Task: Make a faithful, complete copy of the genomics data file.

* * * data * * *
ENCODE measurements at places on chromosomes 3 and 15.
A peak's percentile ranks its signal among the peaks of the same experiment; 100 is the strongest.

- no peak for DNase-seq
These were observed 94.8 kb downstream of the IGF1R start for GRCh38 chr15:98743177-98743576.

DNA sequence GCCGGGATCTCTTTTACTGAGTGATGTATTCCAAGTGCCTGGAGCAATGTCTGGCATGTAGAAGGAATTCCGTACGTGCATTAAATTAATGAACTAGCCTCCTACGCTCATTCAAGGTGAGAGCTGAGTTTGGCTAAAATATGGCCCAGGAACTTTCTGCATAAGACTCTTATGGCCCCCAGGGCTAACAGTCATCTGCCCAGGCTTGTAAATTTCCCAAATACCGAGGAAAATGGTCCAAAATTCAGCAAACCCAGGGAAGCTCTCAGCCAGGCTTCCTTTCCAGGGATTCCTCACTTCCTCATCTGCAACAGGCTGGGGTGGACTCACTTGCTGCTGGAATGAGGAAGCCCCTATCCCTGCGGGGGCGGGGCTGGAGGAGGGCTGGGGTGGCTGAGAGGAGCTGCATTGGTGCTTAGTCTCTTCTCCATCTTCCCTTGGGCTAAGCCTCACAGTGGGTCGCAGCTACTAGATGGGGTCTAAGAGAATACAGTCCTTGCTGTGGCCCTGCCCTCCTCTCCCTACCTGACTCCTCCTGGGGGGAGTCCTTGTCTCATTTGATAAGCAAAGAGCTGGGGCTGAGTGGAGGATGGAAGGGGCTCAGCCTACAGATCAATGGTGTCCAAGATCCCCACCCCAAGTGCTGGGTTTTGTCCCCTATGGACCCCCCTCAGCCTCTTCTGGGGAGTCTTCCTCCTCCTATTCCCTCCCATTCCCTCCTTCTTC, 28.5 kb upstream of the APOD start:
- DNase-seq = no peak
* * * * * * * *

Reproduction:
ENCODE measurements at places on chromosomes 3 and 15.
A peak's percentile ranks its signal among the peaks of the same experiment; 100 is the strongest.

- no peak for DNase-seq
These were observed 94.8 kb downstream of the IGF1R start for GRCh38 chr15:98743177-98743576.

DNA sequence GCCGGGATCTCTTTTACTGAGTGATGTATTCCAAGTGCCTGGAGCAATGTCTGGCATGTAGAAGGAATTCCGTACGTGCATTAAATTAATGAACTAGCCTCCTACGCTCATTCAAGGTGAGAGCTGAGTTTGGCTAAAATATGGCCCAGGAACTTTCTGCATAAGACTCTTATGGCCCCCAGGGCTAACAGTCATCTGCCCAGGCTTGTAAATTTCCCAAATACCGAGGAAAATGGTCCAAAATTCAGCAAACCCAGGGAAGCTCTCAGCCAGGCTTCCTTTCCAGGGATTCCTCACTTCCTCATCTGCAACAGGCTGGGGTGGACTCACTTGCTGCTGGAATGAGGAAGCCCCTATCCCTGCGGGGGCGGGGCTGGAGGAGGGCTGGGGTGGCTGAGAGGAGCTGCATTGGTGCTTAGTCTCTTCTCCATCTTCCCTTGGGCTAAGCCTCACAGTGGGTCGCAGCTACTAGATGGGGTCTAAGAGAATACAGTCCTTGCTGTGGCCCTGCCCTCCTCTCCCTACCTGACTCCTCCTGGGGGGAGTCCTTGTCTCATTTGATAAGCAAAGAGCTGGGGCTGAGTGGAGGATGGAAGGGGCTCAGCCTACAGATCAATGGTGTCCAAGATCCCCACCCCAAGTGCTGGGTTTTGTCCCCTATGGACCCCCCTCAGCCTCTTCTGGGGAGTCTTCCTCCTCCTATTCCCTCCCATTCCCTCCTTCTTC, 28.5 kb upstream of the APOD start:
- DNase-seq = no peak